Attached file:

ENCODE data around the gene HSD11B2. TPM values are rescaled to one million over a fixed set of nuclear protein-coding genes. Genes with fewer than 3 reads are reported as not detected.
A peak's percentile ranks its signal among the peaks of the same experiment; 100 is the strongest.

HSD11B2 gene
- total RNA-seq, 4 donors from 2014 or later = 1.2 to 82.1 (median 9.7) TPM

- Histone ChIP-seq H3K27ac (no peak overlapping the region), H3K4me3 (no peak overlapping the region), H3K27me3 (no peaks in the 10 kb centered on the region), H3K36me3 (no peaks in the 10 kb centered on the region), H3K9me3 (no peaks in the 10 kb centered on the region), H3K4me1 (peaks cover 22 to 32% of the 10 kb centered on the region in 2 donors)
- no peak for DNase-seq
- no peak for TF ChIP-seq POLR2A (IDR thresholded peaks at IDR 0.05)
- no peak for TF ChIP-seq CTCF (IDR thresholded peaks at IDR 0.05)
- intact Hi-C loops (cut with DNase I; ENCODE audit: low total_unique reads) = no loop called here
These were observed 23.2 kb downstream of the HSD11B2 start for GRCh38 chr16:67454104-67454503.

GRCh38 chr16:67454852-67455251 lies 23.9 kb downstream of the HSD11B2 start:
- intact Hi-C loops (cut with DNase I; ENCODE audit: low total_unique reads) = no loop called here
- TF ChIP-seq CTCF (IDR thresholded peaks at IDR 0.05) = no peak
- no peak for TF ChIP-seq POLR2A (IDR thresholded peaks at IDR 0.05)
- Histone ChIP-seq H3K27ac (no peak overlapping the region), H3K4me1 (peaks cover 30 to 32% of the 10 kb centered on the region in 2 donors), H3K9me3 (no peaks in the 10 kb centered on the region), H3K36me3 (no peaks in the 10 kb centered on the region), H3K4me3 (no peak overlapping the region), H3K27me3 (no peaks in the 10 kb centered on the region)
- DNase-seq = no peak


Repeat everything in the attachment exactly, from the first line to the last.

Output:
ENCODE data around the gene HSD11B2. TPM values are rescaled to one million over a fixed set of nuclear protein-coding genes. Genes with fewer than 3 reads are reported as not detected.
A peak's percentile ranks its signal among the peaks of the same experiment; 100 is the strongest.

HSD11B2 gene
- total RNA-seq, 4 donors from 2014 or later = 1.2 to 82.1 (median 9.7) TPM

- Histone ChIP-seq H3K27ac (no peak overlapping the region), H3K4me3 (no peak overlapping the region), H3K27me3 (no peaks in the 10 kb centered on the region), H3K36me3 (no peaks in the 10 kb centered on the region), H3K9me3 (no peaks in the 10 kb centered on the region), H3K4me1 (peaks cover 22 to 32% of the 10 kb centered on the region in 2 donors)
- no peak for DNase-seq
- no peak for TF ChIP-seq POLR2A (IDR thresholded peaks at IDR 0.05)
- no peak for TF ChIP-seq CTCF (IDR thresholded peaks at IDR 0.05)
- intact Hi-C loops (cut with DNase I; ENCODE audit: low total_unique reads) = no loop called here
These were observed 23.2 kb downstream of the HSD11B2 start for GRCh38 chr16:67454104-67454503.

GRCh38 chr16:67454852-67455251 lies 23.9 kb downstream of the HSD11B2 start:
- intact Hi-C loops (cut with DNase I; ENCODE audit: low total_unique reads) = no loop called here
- TF ChIP-seq CTCF (IDR thresholded peaks at IDR 0.05) = no peak
- no peak for TF ChIP-seq POLR2A (IDR thresholded peaks at IDR 0.05)
- Histone ChIP-seq H3K27ac (no peak overlapping the region), H3K4me1 (peaks cover 30 to 32% of the 10 kb centered on the region in 2 donors), H3K9me3 (no peaks in the 10 kb centered on the region), H3K36me3 (no peaks in the 10 kb centered on the region), H3K4me3 (no peak overlapping the region), H3K27me3 (no peaks in the 10 kb centered on the region)
- DNase-seq = no peak